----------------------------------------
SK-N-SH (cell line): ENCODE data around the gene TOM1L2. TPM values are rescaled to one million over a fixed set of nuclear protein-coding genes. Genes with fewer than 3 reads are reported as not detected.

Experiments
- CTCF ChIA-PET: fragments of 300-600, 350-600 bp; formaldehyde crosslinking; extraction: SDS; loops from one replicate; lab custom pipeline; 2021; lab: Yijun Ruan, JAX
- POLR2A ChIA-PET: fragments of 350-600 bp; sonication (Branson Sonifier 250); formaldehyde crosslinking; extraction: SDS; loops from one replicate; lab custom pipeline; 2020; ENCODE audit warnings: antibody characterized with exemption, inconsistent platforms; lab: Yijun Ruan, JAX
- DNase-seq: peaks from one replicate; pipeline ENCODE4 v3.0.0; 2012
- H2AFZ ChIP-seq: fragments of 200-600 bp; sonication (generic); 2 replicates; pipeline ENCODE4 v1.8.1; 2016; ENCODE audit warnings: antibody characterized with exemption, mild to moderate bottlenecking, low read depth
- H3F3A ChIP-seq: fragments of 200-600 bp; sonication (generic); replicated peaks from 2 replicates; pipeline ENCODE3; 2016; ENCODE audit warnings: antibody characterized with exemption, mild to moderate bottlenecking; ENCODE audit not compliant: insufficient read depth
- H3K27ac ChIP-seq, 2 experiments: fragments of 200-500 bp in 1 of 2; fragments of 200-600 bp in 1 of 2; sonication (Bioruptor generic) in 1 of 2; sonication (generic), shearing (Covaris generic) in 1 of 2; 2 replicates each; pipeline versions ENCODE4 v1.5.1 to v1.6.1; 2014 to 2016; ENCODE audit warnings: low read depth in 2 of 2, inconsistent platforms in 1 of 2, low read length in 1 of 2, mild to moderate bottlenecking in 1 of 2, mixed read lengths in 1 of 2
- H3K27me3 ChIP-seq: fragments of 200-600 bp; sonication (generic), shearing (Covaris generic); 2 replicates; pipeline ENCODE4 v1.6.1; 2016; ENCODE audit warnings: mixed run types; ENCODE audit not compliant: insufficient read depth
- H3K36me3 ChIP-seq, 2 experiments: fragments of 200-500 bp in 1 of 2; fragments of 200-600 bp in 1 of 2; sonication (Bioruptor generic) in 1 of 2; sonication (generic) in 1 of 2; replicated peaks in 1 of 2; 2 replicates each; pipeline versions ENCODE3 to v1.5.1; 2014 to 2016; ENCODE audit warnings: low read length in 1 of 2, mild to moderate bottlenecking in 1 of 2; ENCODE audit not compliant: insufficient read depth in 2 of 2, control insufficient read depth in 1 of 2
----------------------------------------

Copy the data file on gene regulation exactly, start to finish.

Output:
SK-N-SH (cell line): ENCODE data around the gene TOM1L2. TPM values are rescaled to one million over a fixed set of nuclear protein-coding genes. Genes with fewer than 3 reads are reported as not detected.

Experiments
- CTCF ChIA-PET: fragments of 300-600, 350-600 bp; formaldehyde crosslinking; extraction: SDS; loops from one replicate; lab custom pipeline; 2021; lab: Yijun Ruan, JAX
- POLR2A ChIA-PET: fragments of 350-600 bp; sonication (Branson Sonifier 250); formaldehyde crosslinking; extraction: SDS; loops from one replicate; lab custom pipeline; 2020; ENCODE audit warnings: antibody characterized with exemption, inconsistent platforms; lab: Yijun Ruan, JAX
- DNase-seq: peaks from one replicate; pipeline ENCODE4 v3.0.0; 2012
- H2AFZ ChIP-seq: fragments of 200-600 bp; sonication (generic); 2 replicates; pipeline ENCODE4 v1.8.1; 2016; ENCODE audit warnings: antibody characterized with exemption, mild to moderate bottlenecking, low read depth
- H3F3A ChIP-seq: fragments of 200-600 bp; sonication (generic); replicated peaks from 2 replicates; pipeline ENCODE3; 2016; ENCODE audit warnings: antibody characterized with exemption, mild to moderate bottlenecking; ENCODE audit not compliant: insufficient read depth
- H3K27ac ChIP-seq, 2 experiments: fragments of 200-500 bp in 1 of 2; fragments of 200-600 bp in 1 of 2; sonication (Bioruptor generic) in 1 of 2; sonication (generic), shearing (Covaris generic) in 1 of 2; 2 replicates each; pipeline versions ENCODE4 v1.5.1 to v1.6.1; 2014 to 2016; ENCODE audit warnings: low read depth in 2 of 2, inconsistent platforms in 1 of 2, low read length in 1 of 2, mild to moderate bottlenecking in 1 of 2, mixed read lengths in 1 of 2
- H3K27me3 ChIP-seq: fragments of 200-600 bp; sonication (generic), shearing (Covaris generic); 2 replicates; pipeline ENCODE4 v1.6.1; 2016; ENCODE audit warnings: mixed run types; ENCODE audit not compliant: insufficient read depth
- H3K36me3 ChIP-seq, 2 experiments: fragments of 200-500 bp in 1 of 2; fragments of 200-600 bp in 1 of 2; sonication (Bioruptor generic) in 1 of 2; sonication (generic) in 1 of 2; replicated peaks in 1 of 2; 2 replicates each; pipeline versions ENCODE3 to v1.5.1; 2014 to 2016; ENCODE audit warnings: low read length in 1 of 2, mild to moderate bottlenecking in 1 of 2; ENCODE audit not compliant: insufficient read depth in 2 of 2, control insufficient read depth in 1 of 2